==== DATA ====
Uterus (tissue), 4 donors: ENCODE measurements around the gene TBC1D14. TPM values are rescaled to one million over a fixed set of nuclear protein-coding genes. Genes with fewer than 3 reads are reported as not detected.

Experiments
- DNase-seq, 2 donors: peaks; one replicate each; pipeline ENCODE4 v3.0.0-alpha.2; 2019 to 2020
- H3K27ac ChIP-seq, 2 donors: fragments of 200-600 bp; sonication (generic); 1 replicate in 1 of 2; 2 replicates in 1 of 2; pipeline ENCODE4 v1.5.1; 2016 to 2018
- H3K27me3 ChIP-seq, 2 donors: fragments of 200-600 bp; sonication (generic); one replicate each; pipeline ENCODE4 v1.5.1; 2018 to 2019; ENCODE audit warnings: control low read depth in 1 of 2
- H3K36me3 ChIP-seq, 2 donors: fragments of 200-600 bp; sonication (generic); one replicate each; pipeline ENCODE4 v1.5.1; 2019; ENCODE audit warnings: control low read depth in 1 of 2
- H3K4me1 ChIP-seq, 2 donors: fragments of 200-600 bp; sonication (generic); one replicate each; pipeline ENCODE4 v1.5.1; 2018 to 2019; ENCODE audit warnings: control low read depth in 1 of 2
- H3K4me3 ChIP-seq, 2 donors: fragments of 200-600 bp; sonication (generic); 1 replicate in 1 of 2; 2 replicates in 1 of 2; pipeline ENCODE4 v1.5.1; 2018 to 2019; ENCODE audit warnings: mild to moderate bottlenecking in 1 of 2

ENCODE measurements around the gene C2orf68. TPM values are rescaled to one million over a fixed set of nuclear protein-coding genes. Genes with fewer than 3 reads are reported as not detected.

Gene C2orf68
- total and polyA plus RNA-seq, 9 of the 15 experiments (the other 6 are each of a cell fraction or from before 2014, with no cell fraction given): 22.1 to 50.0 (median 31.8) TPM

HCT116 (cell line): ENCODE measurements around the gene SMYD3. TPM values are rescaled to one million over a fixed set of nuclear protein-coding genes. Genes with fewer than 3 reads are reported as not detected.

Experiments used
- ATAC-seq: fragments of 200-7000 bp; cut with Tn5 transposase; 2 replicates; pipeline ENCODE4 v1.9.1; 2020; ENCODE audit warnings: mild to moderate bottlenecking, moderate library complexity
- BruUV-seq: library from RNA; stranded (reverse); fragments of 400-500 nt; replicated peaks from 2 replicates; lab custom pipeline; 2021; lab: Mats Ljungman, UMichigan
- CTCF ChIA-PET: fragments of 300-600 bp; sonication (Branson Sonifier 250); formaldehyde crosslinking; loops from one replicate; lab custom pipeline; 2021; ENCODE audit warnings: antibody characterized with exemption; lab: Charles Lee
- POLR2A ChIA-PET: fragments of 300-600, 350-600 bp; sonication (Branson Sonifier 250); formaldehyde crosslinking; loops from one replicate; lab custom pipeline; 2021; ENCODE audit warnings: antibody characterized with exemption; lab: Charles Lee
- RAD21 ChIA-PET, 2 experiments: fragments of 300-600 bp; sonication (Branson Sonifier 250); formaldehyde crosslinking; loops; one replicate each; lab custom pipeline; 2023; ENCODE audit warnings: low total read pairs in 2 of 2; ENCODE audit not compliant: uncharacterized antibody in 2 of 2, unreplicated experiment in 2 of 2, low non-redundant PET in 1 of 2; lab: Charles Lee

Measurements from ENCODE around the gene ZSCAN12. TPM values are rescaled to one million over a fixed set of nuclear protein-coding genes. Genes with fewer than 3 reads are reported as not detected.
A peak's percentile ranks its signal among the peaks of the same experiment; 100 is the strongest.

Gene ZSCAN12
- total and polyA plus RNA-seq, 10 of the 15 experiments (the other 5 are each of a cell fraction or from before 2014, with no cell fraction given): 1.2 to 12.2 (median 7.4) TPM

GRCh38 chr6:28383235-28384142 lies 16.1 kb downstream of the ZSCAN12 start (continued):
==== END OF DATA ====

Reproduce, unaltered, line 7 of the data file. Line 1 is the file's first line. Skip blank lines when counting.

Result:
- H3K4me1 ChIP-seq, 2 donors: fragments of 200-600 bp; sonication (generic); one replicate each; pipeline ENCODE4 v1.5.1; 2018 to 2019; ENCODE audit warnings: control low read depth in 1 of 2